The Paris Un-Conventional: Time is not Always Your Enemy
The Paris Convention has nothing to do with wine, cheese or even prisoners of war. It’s about protecting intellectual property in foreign countries.
For Australians, the Paris Convention means that it is possible to apply for registration of your trade mark overseas after the first application (usually Australian) was filed and claim the first application’s earlier filing date as foreign application’s “priority date”, provided that the:
- Foreign application is filed no more than six months after the filing of the first application; and
- It was the first time the applicant had applied for registration of the trade mark in respect of the goods and/or services in question.
Why would you jump through these hoops when applying for protection of your trade mark overseas?
Well, there’s not one but two reasons and neither is immediately apparent.
Reason One – Financial
Money is near and dear to everyone’s heart and we’d all agree that sometimes we just don’t want to spend it and sometimes we just don’t have enough of it.
People file trade mark applications overseas because they intend to expand their businesses overseas or commence manufacturing offshore and, consequently, overseas protection and, ideally, early overseas protection, is vital.
However, the costs associated with filing trade mark applications in a number of countries in one go can make a prospective applicant think twice.
Utilising the Paris Convention means you can avoid an immediate “big hit” expense of filing overseas in a number of countries at the same time by putting the filing of overseas applications on the back burner and, therefore deferring costs, for up to six months without suffering repercussions in the relevant foreign markets.
And, for those that need the protection overseas but simply do not have the funds, the Paris Convention gives them a six month “breathing space” in which to raise funds so they can file trade mark applications overseas.
In short, the Paris Convention gives you time to ensure that you are in a financial position to protect your trade marks overseas and to make a considered decision as to when it best suits you to file those overseas applications.
And, as we’re told time and time again, any financial decision should be a considered decision.
Reason Two – Furtiveness
When employed properly, the Paris Convention is a regular (working) cone of silence.
You can apply for registration of your trade mark and, in the right circumstances, once you’ve filed the application, you can go about your business and no one will be the wiser.
This is of great advantage if your company is about to looking to rebadge, release a new gadget or conduct a series of events.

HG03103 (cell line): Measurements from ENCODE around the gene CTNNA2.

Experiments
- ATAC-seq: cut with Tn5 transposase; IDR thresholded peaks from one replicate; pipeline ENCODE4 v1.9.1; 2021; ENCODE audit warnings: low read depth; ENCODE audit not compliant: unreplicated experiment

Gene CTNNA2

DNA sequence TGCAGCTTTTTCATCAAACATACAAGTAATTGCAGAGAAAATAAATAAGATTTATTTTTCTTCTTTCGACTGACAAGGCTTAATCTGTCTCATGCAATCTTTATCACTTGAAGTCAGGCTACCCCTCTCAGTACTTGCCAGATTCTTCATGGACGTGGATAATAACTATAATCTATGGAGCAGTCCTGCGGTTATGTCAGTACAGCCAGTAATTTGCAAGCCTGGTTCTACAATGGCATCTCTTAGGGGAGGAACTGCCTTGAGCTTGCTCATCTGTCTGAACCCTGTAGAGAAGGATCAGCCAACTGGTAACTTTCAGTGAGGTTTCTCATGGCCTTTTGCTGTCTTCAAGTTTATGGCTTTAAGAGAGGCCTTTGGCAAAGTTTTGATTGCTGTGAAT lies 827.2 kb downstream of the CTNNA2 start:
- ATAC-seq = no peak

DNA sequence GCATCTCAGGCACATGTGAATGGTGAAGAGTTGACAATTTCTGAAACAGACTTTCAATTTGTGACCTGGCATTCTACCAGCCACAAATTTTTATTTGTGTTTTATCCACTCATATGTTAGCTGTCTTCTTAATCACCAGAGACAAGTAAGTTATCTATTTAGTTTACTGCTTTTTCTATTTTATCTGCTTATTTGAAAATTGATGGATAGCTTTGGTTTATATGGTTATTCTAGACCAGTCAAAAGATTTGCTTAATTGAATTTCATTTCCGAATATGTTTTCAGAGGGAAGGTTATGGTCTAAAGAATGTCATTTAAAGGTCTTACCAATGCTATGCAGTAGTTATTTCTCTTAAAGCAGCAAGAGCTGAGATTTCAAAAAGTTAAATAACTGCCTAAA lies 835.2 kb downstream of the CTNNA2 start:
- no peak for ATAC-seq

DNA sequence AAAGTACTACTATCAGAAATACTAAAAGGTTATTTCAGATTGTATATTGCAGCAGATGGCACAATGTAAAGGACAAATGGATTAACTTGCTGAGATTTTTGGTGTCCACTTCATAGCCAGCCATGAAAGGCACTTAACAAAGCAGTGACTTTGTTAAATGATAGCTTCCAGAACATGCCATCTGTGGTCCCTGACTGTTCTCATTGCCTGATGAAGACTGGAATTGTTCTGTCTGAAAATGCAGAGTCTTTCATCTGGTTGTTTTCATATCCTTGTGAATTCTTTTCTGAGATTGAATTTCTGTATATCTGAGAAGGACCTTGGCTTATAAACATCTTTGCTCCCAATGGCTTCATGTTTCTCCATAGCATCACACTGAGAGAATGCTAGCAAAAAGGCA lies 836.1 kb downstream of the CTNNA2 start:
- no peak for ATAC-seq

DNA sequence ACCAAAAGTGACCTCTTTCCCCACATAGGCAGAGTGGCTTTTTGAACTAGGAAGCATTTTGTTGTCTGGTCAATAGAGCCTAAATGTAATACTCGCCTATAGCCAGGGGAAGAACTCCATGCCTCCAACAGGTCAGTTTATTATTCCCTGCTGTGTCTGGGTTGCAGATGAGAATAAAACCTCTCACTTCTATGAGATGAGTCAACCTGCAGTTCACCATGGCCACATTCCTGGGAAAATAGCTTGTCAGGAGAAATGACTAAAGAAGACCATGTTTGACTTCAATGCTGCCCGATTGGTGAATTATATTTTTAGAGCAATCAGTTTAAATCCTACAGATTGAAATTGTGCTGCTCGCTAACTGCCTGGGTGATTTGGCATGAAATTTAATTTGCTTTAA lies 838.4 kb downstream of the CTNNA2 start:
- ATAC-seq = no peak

Announcing these developments can be great – but only if you’re calling the shots. If you’re forced to make an early announcement because talk of your rebadging, new gadget or event has escaped, prestige will be lost. Loss of prestige is the best option. The worst option is loss of intellectual property rights and, with it, loss of profit.
Unfortunately, as everyone knows, the more people who know a secret and the longer they know the secret, the more likely it is that people will spill the beans.
The Gold Coast 2018 Commonwealth Games Corporation identified this conundrum and, aware that profit is closely tied to intellectual property, resolved the issue using the Paris Convention.
Sporting events like the Commonwealth Games are big money and one of the biggest money spinners is the merchandise. So, having unauthorised parties knowing details of the Games’ mascots’ appearances and names before these details had been officially announced could result in a significant loss of profit and, possibly worse, a loss of control of the Corporation’s intellectual property.
However, the Corporation was in a bind because, doing obviously sensible thing – filing trade mark applications well in advance of the announcement – is as good as advertising them in Australia, due to the Australian Trade Marks Office having a very efficient electronically searchable trade mark database.
Unfortunately, waiting until after the mascot announcement and running the risk that a third party might beat the Corporation to the punch wasn’t a good idea either.
File the applications and file them early, just not in Australia. File them in Tonga. Yes, Tonga.
Like most countries in the world, Tonga is party to the Paris Convention. This, coupled with the fact that the Tongan trade marks database cannot be easily searched, made Tonga the ideal first filing place for the Corporation’s mascot applications.
The Corporation filed the Tongan applications in December 2015, some time before details of the mascots were announced to the world. In April 2015, the Corporation introduced the mascots to the world and filed the Australian mascot applications (after the mascots’ introduction), claiming convention priority from the December 2015 Tongan applications.
By utilising the Paris Convention, the Corporation ensured the impact of their announcement, maintained the integrity of their intellectual property and defended its bottom line.
Judicious use of the Paris Convention can open up a world of strong intellectual property rights and even stronger profit margins.
Speak to us to see how we can make the Paris Convention work for you.